Fannie Mae and Freddie Mac could continue to operate even if the U.S. debt ceiling is not raised by Aug. 2. But raising the ceiling alone, without a budget deal, would leave them — and a mortgage market that relies on their guarantees — vulnerable.Despite improvements in their financial results, the government-sponsored enterprises need continued capital injections from the Treasury Department to avoid being unwound by their conservator, the Federal Housing Finance Agency (FHFA), according to the rating agency Fitch Ratings. On average, the GSEs have been drawing $2 billion to $3 billion a quarter since 2010, said analysts at Barclays Capital.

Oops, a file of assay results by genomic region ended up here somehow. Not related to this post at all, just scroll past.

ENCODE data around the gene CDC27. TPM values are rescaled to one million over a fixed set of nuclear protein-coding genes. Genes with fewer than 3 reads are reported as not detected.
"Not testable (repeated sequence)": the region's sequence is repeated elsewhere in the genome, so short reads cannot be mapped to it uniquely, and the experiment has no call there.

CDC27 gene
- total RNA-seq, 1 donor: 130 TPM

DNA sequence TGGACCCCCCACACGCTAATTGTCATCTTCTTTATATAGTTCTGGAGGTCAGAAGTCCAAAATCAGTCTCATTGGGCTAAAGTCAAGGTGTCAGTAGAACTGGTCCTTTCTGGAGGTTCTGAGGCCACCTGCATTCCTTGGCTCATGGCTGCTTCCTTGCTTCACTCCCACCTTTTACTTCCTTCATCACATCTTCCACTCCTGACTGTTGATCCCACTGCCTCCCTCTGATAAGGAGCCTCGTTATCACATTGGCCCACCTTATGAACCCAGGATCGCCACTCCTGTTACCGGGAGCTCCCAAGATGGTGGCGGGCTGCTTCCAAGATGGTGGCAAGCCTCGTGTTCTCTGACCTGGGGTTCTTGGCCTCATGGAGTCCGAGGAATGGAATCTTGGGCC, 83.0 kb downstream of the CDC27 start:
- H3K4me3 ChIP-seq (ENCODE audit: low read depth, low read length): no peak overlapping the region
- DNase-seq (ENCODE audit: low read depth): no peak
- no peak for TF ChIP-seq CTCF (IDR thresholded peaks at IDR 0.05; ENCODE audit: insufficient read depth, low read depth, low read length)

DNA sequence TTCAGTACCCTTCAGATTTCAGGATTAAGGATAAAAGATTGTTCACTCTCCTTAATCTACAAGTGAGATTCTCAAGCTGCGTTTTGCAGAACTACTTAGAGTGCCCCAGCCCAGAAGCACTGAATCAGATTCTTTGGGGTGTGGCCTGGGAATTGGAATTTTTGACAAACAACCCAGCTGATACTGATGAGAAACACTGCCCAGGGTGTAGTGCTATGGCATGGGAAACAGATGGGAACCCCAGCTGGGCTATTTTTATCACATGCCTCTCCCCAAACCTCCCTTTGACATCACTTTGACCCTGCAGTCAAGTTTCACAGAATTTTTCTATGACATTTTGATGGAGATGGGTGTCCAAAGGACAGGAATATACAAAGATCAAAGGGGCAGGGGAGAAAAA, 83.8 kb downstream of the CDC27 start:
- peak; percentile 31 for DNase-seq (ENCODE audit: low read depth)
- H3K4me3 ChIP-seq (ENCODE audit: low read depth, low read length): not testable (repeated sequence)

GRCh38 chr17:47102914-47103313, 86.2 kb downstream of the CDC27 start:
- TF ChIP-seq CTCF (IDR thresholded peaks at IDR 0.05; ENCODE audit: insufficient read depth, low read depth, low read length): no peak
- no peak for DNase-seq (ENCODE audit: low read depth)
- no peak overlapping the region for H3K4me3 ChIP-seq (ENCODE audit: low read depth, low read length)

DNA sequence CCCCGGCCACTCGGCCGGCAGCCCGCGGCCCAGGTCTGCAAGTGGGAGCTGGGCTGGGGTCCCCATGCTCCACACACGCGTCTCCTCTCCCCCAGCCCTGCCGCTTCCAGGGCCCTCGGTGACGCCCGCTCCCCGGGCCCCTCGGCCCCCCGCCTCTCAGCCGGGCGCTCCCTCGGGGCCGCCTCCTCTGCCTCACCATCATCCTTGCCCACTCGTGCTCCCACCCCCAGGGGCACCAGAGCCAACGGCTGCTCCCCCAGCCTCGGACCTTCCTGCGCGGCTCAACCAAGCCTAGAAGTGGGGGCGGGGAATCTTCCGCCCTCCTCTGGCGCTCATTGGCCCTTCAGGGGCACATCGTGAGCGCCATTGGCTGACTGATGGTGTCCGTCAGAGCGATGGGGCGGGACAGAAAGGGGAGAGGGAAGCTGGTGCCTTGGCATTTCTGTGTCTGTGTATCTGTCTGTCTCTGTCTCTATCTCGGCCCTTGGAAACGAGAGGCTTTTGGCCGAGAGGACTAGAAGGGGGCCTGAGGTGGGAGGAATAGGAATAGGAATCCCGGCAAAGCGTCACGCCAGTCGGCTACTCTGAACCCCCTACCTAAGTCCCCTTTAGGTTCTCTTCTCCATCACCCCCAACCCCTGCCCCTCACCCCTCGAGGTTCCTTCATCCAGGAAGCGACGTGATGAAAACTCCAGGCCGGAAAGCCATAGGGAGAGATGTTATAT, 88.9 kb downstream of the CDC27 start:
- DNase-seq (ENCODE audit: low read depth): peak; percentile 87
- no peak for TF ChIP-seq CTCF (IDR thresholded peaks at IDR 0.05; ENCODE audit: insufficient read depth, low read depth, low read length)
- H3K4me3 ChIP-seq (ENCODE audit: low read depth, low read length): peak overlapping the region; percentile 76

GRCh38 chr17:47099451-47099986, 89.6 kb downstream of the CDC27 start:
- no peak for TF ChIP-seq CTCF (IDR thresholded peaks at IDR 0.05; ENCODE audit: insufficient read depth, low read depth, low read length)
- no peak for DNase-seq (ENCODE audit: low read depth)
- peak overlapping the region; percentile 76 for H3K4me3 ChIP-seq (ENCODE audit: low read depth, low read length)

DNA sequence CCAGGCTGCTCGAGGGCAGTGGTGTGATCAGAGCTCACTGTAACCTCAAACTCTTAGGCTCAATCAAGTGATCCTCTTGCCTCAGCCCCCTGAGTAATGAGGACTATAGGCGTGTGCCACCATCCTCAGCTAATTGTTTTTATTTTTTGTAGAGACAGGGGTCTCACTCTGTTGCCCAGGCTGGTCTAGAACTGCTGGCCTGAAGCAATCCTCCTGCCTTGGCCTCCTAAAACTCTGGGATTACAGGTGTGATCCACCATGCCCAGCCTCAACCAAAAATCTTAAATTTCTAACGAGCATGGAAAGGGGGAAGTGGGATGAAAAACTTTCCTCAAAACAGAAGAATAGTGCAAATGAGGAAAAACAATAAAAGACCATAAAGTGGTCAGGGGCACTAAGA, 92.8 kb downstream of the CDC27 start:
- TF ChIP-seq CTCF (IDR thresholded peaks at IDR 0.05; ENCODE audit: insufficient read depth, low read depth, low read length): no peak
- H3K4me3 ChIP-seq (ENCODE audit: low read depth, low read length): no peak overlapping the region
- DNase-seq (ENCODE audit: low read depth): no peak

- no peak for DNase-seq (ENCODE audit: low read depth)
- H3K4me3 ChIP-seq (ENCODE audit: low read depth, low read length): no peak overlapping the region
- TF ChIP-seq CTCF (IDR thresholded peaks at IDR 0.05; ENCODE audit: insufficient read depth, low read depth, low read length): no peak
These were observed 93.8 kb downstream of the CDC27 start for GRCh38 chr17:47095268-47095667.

"Fannie and Freddie right now given some legacy portfolio issues are likely to need ongoing support from the government," says James Moss, a Fitch analyst. "That flexibility is going to be compromised or lost if they don't raise the debt ceiling."

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